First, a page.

Getting the draw
What draws me into apps even when I know they’re bad for my productivity? Social elements.
Typically, I spend my morning idly scrolling through Twitter, occasionally retweeting. For a while it was a hassle to share tweets with people if I didn’t want to tag or retweet. I’d leave Twitter to share something in a text message, and by then I was already on to something else. It stopped being fun and started becoming a hassle.\\
Why social works
Then Twitter introduced a better in-app messaging system in September, and I’m hooked all over again. Their update to Direct Messages made messages more dynamic and SMS-like, taking into account that most users are already obsessed with texting.
[clickToTweet tweet=”It’s more fun to share things knowing my friends will for sure see what’s going on and share with me.” quote=”It’s more fun to share things in a streamlined way knowing my friends will for sure see what’s going on and share with me.”]
Even social media giants like Twitter have room to grow when it comes to how we connect with other users.
Virtual reality is no exception to our need for social elements.
Even with something inherently social like Twitter, there’s room for improvement. While VR is stupidly awesome, its appeal can wear off when there’s no one to share it with. We’re social critters. Just look at Wii’s success in the gaming world despite other systems offering better graphics. People like to play together.
The start of something good
While virtual reality is mostly solo, some companies are taking steps to introduce more social elements, enhancing a user’s overall experience. Last week Facebook introduced Oculus rooms and Parties, currently available for Rift headsets. Players create avatars that hang out in virtual rooms and play games together.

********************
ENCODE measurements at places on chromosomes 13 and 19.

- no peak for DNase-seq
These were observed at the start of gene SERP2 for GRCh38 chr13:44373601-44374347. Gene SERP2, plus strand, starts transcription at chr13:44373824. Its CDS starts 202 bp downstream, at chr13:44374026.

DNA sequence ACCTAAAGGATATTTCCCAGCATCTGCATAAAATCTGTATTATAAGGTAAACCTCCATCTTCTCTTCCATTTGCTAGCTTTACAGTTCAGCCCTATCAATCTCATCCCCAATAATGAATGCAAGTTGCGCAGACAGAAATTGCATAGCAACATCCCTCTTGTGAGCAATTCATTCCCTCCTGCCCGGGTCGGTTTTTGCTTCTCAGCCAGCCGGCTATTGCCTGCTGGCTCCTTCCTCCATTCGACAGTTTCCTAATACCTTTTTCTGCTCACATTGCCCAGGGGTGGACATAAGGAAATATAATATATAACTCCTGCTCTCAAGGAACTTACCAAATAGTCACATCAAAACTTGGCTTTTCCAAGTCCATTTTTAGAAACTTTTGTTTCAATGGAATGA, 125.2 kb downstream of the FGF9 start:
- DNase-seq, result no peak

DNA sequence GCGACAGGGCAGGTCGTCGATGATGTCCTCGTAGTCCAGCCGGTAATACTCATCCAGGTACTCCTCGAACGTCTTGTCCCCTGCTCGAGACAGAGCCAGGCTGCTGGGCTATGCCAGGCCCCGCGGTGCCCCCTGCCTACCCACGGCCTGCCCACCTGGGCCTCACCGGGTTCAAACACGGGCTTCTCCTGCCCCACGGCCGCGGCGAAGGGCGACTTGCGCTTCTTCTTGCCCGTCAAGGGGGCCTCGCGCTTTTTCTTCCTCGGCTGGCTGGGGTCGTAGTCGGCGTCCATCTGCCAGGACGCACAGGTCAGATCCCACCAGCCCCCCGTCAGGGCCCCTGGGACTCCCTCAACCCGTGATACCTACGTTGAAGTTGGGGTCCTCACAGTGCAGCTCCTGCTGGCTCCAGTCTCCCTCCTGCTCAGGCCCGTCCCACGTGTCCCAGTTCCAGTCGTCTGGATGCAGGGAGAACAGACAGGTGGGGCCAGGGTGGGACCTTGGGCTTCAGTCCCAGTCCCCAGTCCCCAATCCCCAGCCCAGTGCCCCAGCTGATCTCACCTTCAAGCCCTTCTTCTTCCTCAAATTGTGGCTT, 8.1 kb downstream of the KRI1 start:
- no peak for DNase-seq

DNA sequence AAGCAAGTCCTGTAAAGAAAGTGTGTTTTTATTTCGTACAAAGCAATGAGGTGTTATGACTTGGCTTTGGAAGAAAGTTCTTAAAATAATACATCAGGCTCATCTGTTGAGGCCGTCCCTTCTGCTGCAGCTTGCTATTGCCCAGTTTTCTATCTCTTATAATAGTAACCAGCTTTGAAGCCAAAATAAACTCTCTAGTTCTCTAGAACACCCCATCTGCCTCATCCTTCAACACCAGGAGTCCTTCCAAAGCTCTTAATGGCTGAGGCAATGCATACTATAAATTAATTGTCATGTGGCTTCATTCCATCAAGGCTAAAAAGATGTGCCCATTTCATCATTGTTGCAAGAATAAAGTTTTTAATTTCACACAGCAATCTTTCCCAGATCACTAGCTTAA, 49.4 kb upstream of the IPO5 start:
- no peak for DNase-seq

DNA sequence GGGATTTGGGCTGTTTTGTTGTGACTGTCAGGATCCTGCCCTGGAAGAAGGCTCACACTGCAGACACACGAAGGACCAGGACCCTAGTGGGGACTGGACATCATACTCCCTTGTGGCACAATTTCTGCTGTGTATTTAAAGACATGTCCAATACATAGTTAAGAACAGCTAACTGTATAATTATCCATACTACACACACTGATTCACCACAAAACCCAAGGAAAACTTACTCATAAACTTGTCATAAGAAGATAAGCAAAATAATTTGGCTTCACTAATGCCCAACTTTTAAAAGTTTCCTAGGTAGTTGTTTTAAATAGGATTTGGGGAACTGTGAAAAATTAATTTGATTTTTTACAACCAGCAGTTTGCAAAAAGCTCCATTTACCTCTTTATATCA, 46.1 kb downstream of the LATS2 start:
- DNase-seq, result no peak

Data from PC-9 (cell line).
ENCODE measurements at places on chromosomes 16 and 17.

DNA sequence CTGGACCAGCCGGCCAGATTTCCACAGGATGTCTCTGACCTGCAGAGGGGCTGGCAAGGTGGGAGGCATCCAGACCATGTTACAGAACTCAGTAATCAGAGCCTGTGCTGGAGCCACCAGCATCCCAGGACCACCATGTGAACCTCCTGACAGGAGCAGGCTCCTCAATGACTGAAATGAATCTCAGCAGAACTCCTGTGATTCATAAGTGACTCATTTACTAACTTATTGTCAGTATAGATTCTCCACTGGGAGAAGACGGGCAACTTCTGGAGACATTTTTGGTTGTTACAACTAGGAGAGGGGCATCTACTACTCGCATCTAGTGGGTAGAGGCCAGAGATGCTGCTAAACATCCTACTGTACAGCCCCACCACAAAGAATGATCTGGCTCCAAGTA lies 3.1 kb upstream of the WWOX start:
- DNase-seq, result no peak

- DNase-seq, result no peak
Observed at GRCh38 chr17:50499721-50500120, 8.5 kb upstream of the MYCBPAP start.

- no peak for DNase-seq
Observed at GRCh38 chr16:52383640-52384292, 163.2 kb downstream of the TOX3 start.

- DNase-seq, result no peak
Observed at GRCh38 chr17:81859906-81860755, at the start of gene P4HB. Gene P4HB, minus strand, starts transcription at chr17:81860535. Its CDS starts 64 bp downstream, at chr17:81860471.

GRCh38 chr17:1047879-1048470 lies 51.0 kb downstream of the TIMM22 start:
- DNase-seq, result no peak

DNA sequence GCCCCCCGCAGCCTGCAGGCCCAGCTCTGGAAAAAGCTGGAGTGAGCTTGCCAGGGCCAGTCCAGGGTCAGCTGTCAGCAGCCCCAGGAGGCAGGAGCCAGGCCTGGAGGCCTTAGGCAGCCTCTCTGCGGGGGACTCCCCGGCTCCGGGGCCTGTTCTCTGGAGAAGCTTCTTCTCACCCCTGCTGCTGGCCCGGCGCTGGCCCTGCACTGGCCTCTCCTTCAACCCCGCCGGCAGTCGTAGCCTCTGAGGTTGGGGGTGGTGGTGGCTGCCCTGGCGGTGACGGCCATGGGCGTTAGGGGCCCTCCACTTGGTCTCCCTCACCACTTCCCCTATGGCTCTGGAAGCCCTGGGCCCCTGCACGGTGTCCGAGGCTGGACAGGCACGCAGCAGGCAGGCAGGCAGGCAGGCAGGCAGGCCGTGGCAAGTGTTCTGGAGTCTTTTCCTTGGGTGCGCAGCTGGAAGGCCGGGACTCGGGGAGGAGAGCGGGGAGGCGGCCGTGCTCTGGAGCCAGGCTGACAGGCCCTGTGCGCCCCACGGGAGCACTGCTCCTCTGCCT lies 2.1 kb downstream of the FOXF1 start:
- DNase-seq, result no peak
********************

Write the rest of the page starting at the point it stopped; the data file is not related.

The problem? Most people don’t have VR sets, and even more have no compelling reason to drop that much money on something with seriously limited social elements. Right now, those with VR sets have to come up with ways to share with their friends, and that gets old fast.
[clickToTweet tweet=”Taking turns isn’t very fun if you can’t see what the other person is seeing.” quote=”Taking turns isn’t very exciting if you can’t see what the other person is seeing.”]
Ahead of the curve
A few companies have already developed games addressing VR’s current challenges. Backchannel highlighted Steel Crate Games, who has a game that manages to make a group activity out of a single VR headset: Keep Talking and Nobody Explodes. For the game, the headset wearer has to diffuse a “bomb” while non-headset wearers explain the steps using an included manual.
Steel Crate Games is taking advantage of the current limitations of VR. They seem to get that right now I’m not going to purchase a VR headset, but I might know someone who has one. Instead of creating another mind-blowing space exploration or online shopping experience, the company looked at how people already like to do things: together. This is how user engagement will grow–appealing to consumers by creating something that allows friends to have fun in a novel way.
As virtual reality becomes more commonplace, app developers need to step up their games. Literally.
[clickToTweet tweet=”The VR revolution won’t be very exciting if consumers aren’t given a compelling reason to join.” quote=”The VR revolution isn’t going to be very exciting if consumers aren’t given a compelling reason to buy the headsets.”]
Introducing more social games that take into account the current state of VR will take the sets from a novelty to a must-have.